Nearly identical in their selection of works, the two discs differ mainly in Sony's inclusion of a CD-ROM video feature of the aging Szpilman playing Chopin's Nocturne in C sharp minor in 1980. The dignity of the pianist's manner has infinitely more impact if you know that this is the piece he was playing when Polish Radio was destroyed by the Nazis and that he returned to five years later, after the Nazis had been destroyed.
Without asking for the slightest bit of sympathy, he was recreating a moment that was emblematic for his country and all Jewish survivors of World War II.
Inside his sitting room there are shelves of old books, a Bieder-meier secretaire, a polished parquet floor.
David Patrick Stearns Philadelphia Courier Sun, Mar.30, 2003 London - 3rd May 2000 - The judges of the annual Jewish Quarterly-Wingate Literary Prizes tonight awarded this year's Non Fiction Prize to Wladyslaw Szpilman for The Pianist (Phoenix / Golancz).You can hear it in before-and-after recordings, in which one conductor beefed up the militaristic brass, and another found a conduit for psychic pain in the music's dissonances. You could argue that such changes have most to do with how we hear. I made a point of listening to the Szpilman discs (one from the independent label BCI Eclipse and the other from the German branch of Sony Classical) before and after seeing the film.What I heard didn't change, but the film explained a few things.His whole family was dead, his city was in ruins, and yet, against all possible odds, he remained alive.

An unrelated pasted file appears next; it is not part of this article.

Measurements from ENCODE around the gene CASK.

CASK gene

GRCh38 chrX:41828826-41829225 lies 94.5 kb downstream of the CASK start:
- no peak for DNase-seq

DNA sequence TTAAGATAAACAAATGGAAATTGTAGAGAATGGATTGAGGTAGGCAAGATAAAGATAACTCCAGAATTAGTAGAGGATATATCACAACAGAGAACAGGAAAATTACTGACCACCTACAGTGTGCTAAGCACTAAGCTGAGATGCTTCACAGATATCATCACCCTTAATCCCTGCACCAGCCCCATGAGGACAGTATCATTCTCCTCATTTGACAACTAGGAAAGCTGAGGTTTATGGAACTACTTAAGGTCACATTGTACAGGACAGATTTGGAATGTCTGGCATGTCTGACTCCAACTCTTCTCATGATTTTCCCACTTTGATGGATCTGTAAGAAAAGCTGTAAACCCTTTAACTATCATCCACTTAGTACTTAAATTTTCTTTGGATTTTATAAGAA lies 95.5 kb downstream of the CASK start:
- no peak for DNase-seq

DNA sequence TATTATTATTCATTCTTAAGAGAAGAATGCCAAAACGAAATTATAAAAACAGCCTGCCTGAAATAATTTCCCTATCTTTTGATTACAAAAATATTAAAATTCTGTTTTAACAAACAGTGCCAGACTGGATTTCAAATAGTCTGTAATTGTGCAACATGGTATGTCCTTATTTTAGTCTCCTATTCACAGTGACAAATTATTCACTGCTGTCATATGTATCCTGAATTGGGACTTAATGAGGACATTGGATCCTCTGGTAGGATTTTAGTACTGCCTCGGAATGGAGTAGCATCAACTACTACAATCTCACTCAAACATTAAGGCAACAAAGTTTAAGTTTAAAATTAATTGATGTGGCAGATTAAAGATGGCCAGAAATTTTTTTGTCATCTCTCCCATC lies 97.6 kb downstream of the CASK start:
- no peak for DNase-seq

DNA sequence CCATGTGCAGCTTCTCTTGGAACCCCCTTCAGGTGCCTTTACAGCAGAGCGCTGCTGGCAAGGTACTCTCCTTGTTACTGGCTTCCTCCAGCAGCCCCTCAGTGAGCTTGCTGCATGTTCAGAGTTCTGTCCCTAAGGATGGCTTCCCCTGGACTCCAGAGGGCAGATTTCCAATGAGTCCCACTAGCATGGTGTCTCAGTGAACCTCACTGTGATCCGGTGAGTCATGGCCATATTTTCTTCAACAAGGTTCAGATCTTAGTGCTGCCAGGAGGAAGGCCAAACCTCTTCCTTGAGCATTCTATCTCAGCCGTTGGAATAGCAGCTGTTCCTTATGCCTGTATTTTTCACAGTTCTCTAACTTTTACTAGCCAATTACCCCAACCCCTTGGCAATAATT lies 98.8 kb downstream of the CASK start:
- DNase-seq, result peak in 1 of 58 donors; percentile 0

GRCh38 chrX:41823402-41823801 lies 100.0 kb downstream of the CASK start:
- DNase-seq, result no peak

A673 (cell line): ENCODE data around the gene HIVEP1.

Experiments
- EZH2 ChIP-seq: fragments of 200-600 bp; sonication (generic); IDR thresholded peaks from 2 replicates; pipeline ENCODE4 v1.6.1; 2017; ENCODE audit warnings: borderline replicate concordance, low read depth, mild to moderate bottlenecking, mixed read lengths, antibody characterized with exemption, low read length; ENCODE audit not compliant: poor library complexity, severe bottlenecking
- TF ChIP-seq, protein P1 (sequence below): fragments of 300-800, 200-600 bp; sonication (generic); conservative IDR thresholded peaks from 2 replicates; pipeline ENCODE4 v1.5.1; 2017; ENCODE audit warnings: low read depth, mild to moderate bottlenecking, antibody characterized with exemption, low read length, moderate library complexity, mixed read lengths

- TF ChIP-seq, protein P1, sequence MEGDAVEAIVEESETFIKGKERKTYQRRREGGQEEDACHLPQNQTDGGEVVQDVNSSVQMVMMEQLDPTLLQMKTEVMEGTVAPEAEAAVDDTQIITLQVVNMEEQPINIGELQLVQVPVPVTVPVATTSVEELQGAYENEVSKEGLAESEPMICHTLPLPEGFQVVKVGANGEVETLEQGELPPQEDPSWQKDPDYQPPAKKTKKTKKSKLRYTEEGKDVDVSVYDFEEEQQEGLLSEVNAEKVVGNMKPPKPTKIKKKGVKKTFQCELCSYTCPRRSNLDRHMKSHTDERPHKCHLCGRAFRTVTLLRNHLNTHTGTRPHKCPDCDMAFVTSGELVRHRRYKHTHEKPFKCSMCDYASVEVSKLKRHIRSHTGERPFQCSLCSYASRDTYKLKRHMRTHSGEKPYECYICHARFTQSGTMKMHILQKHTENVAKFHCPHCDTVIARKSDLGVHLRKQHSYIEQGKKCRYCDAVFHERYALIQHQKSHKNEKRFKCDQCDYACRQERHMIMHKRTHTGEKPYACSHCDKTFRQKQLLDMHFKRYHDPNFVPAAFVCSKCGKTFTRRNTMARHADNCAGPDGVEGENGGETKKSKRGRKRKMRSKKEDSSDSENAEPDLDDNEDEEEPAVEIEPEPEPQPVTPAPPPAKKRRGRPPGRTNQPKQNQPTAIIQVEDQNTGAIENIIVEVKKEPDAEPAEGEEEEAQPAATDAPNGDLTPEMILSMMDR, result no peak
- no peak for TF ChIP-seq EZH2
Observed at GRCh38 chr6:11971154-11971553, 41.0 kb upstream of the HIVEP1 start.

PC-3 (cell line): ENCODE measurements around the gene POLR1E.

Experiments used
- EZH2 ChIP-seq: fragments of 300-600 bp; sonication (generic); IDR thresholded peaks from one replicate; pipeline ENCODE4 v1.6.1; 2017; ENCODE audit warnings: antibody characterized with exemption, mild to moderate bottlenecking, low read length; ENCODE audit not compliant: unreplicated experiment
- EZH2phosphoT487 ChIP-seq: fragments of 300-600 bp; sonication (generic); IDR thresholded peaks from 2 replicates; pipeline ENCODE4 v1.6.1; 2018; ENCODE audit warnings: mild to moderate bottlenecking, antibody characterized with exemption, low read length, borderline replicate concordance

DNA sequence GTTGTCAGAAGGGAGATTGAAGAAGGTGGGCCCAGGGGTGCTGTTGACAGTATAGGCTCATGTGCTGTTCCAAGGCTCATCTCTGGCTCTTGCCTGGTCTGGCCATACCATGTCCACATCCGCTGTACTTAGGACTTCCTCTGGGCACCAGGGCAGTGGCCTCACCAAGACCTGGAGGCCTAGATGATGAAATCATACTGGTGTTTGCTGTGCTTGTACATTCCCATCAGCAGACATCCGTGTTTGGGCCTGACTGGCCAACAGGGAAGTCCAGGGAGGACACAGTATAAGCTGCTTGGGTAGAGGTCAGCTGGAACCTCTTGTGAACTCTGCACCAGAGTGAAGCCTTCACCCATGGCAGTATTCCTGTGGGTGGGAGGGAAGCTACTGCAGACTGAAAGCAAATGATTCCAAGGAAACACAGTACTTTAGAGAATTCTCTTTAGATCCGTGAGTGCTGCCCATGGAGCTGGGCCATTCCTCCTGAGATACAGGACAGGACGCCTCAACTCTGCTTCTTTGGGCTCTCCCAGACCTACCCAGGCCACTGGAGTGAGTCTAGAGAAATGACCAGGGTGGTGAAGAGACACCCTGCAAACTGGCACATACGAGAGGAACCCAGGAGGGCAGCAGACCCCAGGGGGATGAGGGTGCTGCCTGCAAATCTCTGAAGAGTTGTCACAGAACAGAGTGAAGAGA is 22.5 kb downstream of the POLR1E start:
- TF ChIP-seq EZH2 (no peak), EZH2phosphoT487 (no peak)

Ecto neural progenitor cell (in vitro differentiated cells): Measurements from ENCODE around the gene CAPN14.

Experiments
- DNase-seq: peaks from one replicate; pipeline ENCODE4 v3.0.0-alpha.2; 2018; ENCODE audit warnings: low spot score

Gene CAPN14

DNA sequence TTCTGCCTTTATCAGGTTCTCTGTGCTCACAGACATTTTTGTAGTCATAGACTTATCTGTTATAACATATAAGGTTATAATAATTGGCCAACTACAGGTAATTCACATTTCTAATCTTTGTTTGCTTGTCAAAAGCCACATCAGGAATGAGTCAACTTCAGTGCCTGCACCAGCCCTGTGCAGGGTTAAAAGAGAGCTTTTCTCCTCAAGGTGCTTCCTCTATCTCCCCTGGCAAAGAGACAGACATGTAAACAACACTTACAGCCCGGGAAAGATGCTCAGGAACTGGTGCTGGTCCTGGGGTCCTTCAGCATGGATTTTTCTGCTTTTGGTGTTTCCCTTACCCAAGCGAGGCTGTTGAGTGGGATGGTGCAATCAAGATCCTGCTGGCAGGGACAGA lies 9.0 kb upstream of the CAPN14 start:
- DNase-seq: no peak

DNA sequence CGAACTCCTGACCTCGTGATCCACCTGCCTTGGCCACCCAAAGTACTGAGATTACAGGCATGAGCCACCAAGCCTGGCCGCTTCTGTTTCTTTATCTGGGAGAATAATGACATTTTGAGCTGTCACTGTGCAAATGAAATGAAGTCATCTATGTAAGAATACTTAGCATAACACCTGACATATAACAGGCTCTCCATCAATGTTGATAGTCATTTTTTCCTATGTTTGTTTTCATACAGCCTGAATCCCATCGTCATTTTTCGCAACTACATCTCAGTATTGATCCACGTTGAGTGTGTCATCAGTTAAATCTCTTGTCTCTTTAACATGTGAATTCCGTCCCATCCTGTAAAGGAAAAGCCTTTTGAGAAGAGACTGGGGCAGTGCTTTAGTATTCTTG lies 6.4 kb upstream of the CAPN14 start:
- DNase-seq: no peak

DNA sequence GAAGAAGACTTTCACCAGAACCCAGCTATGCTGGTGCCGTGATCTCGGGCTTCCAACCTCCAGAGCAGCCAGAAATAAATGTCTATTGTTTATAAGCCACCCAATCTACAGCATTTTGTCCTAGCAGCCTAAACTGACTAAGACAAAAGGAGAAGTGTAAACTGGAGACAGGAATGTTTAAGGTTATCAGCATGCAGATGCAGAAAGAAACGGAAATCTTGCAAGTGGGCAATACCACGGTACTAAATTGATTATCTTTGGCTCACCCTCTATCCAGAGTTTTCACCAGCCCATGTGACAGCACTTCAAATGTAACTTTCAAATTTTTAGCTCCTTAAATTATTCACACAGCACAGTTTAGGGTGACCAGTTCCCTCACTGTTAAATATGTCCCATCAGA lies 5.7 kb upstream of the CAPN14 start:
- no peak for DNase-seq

Both the book, and the man himself, are also devoid of any desire for vengeance.In fact, it is merely one episode in an extraordinary story of survival, recently published in English as The Pianist.Wladyslaw Szpilman, already a famous musician and composer when the war broke out - Poles of a certain generation still know the words to his popular songs - was rescued not only by a German but by a Jewish policeman, who pulled him out of a queue of people boarding trains for Treblinka; by his talent, which kept him alive in the starving Warsaw Ghetto; and by, in his own estimate, no less than 20 Poles who smuggled him out of the Ghetto and then hid him in their flats, knowing that they and their families could be sentenced to death for helping a Jew.The real-life Wladyslaw Szpilman, whose memoir was the basis of the film, didn't play that way.Even before hearing the two Szpilman discs that have hit the market amid the two-Oscar success of The Pianist, seasoned music lovers could have predicted that.The decision was announced by author and broadcaster Frank Delaney, chairman of the judges, who had selected it earlier this evening from a shortlists of four titles: "When you read this book - and you must read it - you will never forget it.